Lola Butcher

Health plans and employers are convinced that improving quality will save money. This time, they think they've got the data.

Lola Butcher

Two years after launching an ambitious effort designed to transform the health care marketplace, some of the nation's biggest employers are focused like a laser beam on a big number.

They assembling a group of employers and health plans that together have claims data for between 15-20 million individuals. In 2006, that information will be used to build the mother of all health care data sets and to produce definitive measures of the quality and efficiency of health care provided by physicians and hospitals.

"No single employer and no insurance company has enough data to do that reliably and consistently," says Sheila Sweeney, vice president for benefits for Assurant. "So we've got to aggregate the data — and it's a massive undertaking."

In seeking to create a critical mass of claims data, Care Focused Purchasing, as the group is called, is winning the support of the managed care industry. Aetna and Empire Blue Cross Blue Shield sit on the CFP governance committee. Aetna Senior Vice President Jim Foreman says the benefit of participating in CFP outweighs the technical challenges of sharing claims data.

"We get access to more data in the marketplace that goes above and beyond our own data," he says. "And that's very important."

Regence, Cigna, Humana and a few others are on board with the CFP effort, and many more are in the process of signing up.

"We're probably going to actually get somewhere this time because of the amount of energy around this," says Joe Woods, director of innovative customer solutions at Humana. "These companies are able to move a market because they have such buying power." Bob Ihrie, vice president for compensation and benefits at Lowe's Companies, says CFP represents a "tremendous opportunity" to rein in steadily rising health care costs.

Jump that obstacle

"But none have enough data to measure performance with precision across the majority of all providers," says Ihrie. "If employers partner with health plans to jump this obstacle, we're in a position to capture big gains in quality improvement and cost reduction."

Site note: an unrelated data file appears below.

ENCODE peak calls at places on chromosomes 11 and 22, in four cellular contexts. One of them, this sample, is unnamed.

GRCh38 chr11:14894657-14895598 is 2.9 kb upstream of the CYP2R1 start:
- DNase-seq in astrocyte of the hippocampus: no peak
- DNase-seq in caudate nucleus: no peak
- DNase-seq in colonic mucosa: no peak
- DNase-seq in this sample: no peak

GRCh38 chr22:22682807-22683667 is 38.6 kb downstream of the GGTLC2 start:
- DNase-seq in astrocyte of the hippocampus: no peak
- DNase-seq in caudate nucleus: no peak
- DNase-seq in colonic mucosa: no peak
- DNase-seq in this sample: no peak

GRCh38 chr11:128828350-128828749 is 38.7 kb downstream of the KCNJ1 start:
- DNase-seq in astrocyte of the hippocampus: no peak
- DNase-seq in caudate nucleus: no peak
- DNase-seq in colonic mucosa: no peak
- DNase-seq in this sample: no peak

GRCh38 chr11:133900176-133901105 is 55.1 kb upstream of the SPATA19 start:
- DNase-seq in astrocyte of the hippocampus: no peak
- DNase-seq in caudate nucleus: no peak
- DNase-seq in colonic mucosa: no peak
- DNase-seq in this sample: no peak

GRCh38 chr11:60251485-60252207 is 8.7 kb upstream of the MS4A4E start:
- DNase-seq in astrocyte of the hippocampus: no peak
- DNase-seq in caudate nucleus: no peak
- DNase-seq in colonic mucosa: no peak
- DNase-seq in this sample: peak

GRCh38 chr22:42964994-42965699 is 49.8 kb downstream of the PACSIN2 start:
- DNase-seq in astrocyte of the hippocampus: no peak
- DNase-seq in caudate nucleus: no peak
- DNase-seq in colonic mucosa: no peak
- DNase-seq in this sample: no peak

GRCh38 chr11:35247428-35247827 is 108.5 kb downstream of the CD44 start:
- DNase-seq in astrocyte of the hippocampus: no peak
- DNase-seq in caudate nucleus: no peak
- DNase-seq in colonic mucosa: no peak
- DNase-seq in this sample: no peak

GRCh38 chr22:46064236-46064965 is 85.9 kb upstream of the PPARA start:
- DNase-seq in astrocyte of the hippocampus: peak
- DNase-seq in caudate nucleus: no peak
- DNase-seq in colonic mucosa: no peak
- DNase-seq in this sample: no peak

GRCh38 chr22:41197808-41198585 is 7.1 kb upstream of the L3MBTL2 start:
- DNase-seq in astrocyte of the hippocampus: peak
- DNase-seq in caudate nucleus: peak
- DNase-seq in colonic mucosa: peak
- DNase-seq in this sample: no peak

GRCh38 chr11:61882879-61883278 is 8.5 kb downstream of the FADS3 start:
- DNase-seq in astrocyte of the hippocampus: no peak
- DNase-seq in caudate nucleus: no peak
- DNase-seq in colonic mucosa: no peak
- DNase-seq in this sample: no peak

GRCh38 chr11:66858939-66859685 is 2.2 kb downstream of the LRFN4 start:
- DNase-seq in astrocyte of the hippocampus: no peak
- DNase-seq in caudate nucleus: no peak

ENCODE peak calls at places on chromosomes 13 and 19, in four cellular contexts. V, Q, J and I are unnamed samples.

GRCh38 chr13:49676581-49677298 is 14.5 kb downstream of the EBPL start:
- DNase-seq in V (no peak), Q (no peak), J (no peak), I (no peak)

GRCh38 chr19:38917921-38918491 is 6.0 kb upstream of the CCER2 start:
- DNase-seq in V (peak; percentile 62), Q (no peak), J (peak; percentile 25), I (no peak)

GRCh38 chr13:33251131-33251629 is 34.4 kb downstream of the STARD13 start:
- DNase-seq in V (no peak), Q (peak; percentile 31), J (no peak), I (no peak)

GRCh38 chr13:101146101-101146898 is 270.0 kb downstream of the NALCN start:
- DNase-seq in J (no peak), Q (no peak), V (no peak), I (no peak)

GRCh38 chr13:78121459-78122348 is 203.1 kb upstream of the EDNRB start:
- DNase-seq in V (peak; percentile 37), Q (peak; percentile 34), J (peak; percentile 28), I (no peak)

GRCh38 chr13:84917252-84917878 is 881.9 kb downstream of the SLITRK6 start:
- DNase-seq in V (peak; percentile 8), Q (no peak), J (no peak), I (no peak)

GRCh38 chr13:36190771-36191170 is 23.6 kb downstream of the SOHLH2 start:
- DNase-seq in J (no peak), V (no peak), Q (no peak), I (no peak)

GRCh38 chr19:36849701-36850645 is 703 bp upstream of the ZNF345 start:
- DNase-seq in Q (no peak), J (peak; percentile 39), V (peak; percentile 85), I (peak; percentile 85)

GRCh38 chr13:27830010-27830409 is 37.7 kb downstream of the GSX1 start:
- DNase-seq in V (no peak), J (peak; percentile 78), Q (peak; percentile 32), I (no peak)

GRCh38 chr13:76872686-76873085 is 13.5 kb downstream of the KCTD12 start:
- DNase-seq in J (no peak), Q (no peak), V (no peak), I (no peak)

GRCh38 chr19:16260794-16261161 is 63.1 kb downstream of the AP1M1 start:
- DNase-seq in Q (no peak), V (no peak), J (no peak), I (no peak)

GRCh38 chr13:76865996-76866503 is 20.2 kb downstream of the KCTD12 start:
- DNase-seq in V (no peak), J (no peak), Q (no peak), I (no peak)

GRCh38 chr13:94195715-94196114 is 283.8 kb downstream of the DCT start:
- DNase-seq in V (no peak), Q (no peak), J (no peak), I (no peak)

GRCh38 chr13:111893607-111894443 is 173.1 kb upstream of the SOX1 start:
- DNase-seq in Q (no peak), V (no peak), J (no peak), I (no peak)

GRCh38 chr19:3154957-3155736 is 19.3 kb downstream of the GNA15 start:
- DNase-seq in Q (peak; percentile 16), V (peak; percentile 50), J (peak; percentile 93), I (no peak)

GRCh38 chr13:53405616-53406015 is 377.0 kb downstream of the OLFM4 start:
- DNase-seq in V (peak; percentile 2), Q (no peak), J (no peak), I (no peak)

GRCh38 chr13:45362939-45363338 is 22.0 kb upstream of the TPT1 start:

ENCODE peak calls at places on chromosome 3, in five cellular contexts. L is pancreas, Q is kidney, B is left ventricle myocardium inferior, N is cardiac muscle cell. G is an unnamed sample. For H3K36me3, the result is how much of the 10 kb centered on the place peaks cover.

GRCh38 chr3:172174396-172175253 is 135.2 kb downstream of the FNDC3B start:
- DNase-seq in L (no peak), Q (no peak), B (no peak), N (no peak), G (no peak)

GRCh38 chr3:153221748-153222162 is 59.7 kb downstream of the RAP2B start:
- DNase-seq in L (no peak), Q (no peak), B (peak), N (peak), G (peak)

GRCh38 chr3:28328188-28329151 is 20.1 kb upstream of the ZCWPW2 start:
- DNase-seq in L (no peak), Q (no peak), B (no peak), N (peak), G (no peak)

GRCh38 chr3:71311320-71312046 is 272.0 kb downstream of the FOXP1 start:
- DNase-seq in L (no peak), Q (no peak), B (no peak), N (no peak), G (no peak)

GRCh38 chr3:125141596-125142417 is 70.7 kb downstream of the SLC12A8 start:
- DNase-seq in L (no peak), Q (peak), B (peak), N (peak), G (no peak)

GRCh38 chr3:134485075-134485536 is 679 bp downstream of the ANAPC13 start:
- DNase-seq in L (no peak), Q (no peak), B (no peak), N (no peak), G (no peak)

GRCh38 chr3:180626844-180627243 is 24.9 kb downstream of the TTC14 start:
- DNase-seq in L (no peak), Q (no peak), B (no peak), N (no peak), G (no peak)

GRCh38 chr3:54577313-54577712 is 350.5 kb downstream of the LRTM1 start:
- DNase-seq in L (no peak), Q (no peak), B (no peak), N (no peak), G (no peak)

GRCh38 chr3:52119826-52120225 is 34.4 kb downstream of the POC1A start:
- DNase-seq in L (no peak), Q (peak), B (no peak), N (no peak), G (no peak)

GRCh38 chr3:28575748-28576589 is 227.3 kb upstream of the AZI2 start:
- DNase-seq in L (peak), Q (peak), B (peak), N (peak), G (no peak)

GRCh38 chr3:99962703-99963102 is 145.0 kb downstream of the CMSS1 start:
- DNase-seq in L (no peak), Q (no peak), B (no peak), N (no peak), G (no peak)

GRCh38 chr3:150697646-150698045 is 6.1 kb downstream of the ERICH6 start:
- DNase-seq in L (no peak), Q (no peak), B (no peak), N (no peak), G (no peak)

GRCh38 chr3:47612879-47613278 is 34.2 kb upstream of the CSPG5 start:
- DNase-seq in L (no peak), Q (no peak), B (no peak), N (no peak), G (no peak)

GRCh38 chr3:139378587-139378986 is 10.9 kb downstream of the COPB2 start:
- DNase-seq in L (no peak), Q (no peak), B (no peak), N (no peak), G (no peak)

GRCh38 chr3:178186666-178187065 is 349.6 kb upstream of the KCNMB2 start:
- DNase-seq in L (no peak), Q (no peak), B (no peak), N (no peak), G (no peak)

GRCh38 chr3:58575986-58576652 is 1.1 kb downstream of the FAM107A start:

Lowe's and Assurant are 2 of about 30 employers that launched CFP in 2004. CFP seeks to do two things: establish a set of performance measures that become the national standard and aggregate enough data to allow those measures to be used with a high degree of credibility, says Eric Grossman, a consultant at Mercer.

Data aggregation will start as soon as enough employers and health plans sign on. Grossman says CFP will not veer from its focus on quality and efficiency. It will not confuse efficiency with cost. In fact, CFP will not collect financial information about claims, but rather utilization data.

"This is not an effort to identify and steer care toward cheap docs and cheap hospitals," says Grossman. "The fact that you may charge $200 for an office visit and I may charge $175 — that's not what we're measuring." Rather, CFP defines efficiency as total resource consumption for the best health outcome.

Even though all health plans that participate will have the same quality and efficiency information, Foreman, at Aetna, says health plans are likely to use the information in different ways.

"We'll see derivatives on the high-performance network model, but we will all continue to have different methodologies," he says. "I do think the quality network differentiation will continue." In addition to tiered networks, some health plans may use CFP data to support their pay-for-performance programs or for provider education. The most effective use of the CFP measures will be determined by MCOs, Grossman says.

Keeping busy

Many contractors and consultants are working on the undertaking, including Computer Sciences Corp., which has been chosen to aggregate the data. Health plans and employers participating in CFP pay an annual fee, plus a per member, per month fee for data management.

Ihrie makes the case that the nation's biggest companies have a self-interest and a civic duty to take aim at the health care cost trend line.

"Health care costs are growing far more rapidly than revenue or profit for almost every company, and the situation is unsustainable," he says. "As a major corporation, we believe we have an obligation to our employees, customers, shareholders, and the community to participate in efforts that address the serious health care issues we face as a country."